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Paladin of the Lost Hour

"Paladin of the Lost Hour" is the second segment of the seventh episode from the first season (1985–86) of the first revival of the television series The Twilight Zone, as well as a novelette by scriptwriter Harlan Ellison. It starred Danny Kaye in one of his final screen appearances.

"Paladin of the Lost Hour"
The Twilight Zone episode
Paladin of the Lost Hour.jpg
Scene from "Paladin of the Lost Hour"
Episode no.Season 1
Episode 7b
Directed byGilbert Cates
(credited as Alan Smithee)
Written byHarlan Ellison
Original air dateNovember 8, 1985
Guest appearance(s)

Danny Kaye: Gaspar
Glynn Turman: Billy Kinetta
John Bryant: Punk #1
Corkey Ford: Punk #2
Mike Reynolds: Driver

Episode chronology
← Previous
"Teacher's Aide"
Next →
"Act Break"
List of The Twilight Zone (1985 TV series) episodes

PlotEdit

An old, grieving man named Gaspar is standing over a grave in a cemetery when he is attacked by a couple of muggers. As one of the muggers attempts to steal his pocket watch, it begins to glow and burns the mugger's hand. Floating through the air, it returns to Gaspar. A man named Billy, who was at the cemetery visiting, fends off the muggers, then helps Gaspar to his feet.

Gaspar and Billy go to Billy's apartment and discuss what happened at the cemetery. Gaspar tells him he was there to visit his girl and Billy tells him he was visiting a friend's grave. Billy leaves for work but allows Gaspar to stay and rest. When Billy returns, he finds that Gaspar is cooking dinner. He also discovers that Gaspar is homeless and dying, and he offers to let him stay at his apartment. Gaspar, meanwhile, discovers that Billy was visiting the grave of a man he served with in the Vietnam War.

As they watch the news, Billy worries that the world is close to a nuclear war, but Gaspar tells him it is not possible because it is only 11 o'clock. Later, when they are out walking, Billy questions why Gaspar's watch is stuck at 11 o'clock. Gaspar dismisses it when he sees a man littering from his car. Gaspar throws the man's cigar butt back in his car and reprimands the litterbug that he is "caretaker of Mother Earth". Returning to Billy, Gaspar talks about how he will miss his girl Minna. Billy tells him about his experiences in Vietnam and explains that the man he visits in the cemetery was a man who sacrificed himself to save his life. Billy has been racked with guilt ever since.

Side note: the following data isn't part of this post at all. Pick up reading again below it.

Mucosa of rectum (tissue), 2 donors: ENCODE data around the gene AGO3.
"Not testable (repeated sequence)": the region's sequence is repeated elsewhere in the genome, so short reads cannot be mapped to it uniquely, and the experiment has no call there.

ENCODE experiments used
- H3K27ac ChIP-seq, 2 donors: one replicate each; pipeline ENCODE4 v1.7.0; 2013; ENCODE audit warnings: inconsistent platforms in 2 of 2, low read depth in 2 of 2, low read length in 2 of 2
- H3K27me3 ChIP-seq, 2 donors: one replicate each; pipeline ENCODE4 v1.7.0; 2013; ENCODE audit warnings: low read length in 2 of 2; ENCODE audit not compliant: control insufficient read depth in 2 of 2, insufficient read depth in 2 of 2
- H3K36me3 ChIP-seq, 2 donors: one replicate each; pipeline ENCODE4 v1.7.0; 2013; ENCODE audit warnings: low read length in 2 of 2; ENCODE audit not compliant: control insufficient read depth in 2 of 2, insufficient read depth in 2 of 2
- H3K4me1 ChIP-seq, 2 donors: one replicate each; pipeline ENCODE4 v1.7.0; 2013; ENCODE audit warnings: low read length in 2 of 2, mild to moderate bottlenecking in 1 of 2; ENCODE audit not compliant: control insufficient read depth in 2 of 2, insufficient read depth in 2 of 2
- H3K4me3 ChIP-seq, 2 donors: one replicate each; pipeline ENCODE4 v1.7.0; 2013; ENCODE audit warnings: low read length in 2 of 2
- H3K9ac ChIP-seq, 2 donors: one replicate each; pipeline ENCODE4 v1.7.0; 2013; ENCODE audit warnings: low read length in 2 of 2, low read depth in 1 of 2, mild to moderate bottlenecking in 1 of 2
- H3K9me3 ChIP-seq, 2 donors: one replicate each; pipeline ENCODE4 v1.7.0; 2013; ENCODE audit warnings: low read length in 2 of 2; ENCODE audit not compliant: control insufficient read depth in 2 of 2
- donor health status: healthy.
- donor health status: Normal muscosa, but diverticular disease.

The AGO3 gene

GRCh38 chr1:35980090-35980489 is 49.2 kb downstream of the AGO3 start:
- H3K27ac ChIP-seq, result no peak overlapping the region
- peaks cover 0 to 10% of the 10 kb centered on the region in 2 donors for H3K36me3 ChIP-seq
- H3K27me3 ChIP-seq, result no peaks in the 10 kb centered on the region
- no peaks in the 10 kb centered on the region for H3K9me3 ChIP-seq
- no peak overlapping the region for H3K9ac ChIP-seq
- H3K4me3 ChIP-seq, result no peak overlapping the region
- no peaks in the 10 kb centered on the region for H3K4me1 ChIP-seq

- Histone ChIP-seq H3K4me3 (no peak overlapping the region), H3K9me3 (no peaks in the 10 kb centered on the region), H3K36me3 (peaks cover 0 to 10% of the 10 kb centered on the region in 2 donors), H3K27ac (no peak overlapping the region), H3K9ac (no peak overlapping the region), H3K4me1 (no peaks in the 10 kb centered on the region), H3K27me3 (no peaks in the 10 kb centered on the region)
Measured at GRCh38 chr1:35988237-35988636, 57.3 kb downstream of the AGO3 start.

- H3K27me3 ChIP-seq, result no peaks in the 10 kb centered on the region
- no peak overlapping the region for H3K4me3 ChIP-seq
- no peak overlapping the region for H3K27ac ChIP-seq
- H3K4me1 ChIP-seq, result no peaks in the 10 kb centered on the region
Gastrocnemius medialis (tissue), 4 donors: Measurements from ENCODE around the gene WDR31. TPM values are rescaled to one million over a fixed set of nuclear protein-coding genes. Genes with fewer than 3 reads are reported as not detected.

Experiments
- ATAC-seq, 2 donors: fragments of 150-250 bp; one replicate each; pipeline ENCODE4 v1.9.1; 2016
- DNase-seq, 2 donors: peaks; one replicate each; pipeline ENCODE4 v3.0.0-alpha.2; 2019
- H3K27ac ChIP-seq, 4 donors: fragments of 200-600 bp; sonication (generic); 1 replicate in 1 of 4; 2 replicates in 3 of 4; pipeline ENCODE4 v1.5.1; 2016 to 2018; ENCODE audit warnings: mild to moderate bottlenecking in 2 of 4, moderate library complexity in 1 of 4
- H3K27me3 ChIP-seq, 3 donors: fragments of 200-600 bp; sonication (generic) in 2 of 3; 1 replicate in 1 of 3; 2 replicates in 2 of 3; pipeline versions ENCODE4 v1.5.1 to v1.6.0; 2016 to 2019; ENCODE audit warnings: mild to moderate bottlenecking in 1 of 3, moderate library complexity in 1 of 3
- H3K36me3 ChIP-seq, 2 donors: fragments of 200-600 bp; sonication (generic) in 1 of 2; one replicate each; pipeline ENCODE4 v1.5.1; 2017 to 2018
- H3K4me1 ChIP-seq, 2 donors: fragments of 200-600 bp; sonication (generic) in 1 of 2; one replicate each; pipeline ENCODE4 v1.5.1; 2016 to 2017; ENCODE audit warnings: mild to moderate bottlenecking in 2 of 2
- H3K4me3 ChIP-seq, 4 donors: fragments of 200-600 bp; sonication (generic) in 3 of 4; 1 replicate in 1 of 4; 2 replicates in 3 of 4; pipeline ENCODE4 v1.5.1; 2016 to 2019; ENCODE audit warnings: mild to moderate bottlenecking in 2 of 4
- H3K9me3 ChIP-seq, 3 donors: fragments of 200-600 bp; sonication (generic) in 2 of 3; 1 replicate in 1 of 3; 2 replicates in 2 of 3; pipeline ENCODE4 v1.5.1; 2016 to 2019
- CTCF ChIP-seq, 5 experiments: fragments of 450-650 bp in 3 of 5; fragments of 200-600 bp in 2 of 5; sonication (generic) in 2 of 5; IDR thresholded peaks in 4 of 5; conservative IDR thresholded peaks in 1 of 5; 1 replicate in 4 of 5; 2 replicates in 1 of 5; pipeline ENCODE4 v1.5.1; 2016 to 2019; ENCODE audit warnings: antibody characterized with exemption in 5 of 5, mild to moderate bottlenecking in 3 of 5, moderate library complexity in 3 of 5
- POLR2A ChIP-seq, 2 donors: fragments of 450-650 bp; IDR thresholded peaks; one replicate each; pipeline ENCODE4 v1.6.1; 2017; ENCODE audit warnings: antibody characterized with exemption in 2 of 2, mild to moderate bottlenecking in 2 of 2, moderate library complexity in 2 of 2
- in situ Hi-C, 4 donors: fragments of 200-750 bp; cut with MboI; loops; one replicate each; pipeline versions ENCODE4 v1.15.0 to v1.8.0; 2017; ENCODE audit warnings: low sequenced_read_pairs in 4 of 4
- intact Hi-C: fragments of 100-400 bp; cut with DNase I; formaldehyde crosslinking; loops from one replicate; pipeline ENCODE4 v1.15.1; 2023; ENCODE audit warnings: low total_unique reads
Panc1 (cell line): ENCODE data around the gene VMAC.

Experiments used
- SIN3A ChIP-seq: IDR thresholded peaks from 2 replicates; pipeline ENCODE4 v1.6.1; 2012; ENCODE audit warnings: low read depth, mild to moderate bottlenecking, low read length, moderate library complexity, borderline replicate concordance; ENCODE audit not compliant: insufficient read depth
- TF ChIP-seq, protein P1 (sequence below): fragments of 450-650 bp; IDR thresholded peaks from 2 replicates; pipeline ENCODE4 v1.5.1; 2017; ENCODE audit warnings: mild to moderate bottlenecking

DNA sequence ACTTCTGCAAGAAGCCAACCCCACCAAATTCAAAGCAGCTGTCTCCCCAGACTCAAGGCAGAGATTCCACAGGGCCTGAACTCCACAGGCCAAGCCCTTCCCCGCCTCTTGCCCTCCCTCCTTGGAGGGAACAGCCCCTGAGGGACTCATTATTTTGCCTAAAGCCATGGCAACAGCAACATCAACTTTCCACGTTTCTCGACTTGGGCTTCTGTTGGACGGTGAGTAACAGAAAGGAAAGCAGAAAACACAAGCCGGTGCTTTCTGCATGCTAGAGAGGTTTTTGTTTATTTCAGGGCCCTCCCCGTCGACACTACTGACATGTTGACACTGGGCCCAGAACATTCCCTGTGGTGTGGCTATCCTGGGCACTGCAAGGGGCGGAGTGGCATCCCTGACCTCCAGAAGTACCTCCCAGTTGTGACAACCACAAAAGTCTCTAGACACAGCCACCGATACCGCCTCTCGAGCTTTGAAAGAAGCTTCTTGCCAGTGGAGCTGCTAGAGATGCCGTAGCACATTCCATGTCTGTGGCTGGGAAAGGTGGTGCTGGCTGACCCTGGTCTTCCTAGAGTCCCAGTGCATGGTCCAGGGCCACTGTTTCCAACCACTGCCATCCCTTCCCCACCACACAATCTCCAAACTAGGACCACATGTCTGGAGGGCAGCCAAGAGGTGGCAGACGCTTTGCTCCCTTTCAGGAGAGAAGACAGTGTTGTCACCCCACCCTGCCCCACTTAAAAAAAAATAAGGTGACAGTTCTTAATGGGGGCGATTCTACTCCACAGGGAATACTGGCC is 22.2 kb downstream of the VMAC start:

That night, while Gaspar is asleep, Billy tries to look at the pocket watch but it floats away from him and returns to Gaspar, who upon awakening tells Billy what "Gaspar" means: it is the master of the treasure, keeper of the secrets and paladin of the palace. Gaspar wants Billy to accompany him to the cemetery the next day because he believes he is going to die.

At the cemetery, Gaspar tells Billy the story of how a pope from the 16th century decreed that the entire civilized world adopt a new calendar, which advanced time by thirteen days. The pope's calculations, however, were off by one hour. That hour "slipped free and bounced through eternity". Gaspar is the latest of the "paladins of the lost hour", who are tasked with preserving that one hour and preventing the end of time. If Gaspar dies before passing the watch on to another person, the watch will begin to tick.

Gaspar offers the watch to Billy, but Billy claims he is not worthy. Gaspar then asks Billy to use the watch for Gaspar to call back Minna and give him one minute with her, but Billy refuses the request. Gaspar tells Billy that his response was the correct answer and that he passed the test. As a reward, Gaspar lets the watch tick for one minute. A Marine in full dress uniform appears. Although he says nothing, Billy smiles knowingly as the Marine disappears. Billy tells Gaspar that the Marine never knew he saved Billy's life and thought he died in vain, and is happy his death served a purpose. Gaspar gives Billy the watch and dies. Finally released from his guilt, Billy leaves the cemetery as the newest paladin.

Closing narrationEdit

Production NotesEdit

The novelette, written by Harlan Ellison, won the 1986 Hugo Award for Best Novelette and the script won the 1987 Writers Guild of America Award for Anthology Episode/Single Program. The story is available in Ellison's collection Angry Candy.

The novelette and script were written at the same time. Although in the original story it is not stated which man is black and which is white, Ellison wrote the script specifically with Turman in mind. The tale originally had a different ending. When the show's producers said that it needed to be changed, Ellison initially balked. It was only because the producers were also writers for whom Ellison had respect that he considered their idea. He eventually decided that they were correct, and changed both the script and the novelette.[1]

According to Joe Dante, director Gil Cates demanded that his name be taken off this episode over producer Philip DeGuere's "botched" editing of the segment.[2]

See alsoEdit

ReferencesEdit

  1. ^ Ellison, Harlan (1995). "Harlan Talks About Writing 'Paladin'". Ellison Webderland. Retrieved January 9, 2015.
  2. ^ Alexander, Chris (2015-11-05). "Interview: Joe Dante Reflects on '80's TWILIGHT ZONE Episode, 'The Shadow Man'".

External linksEdit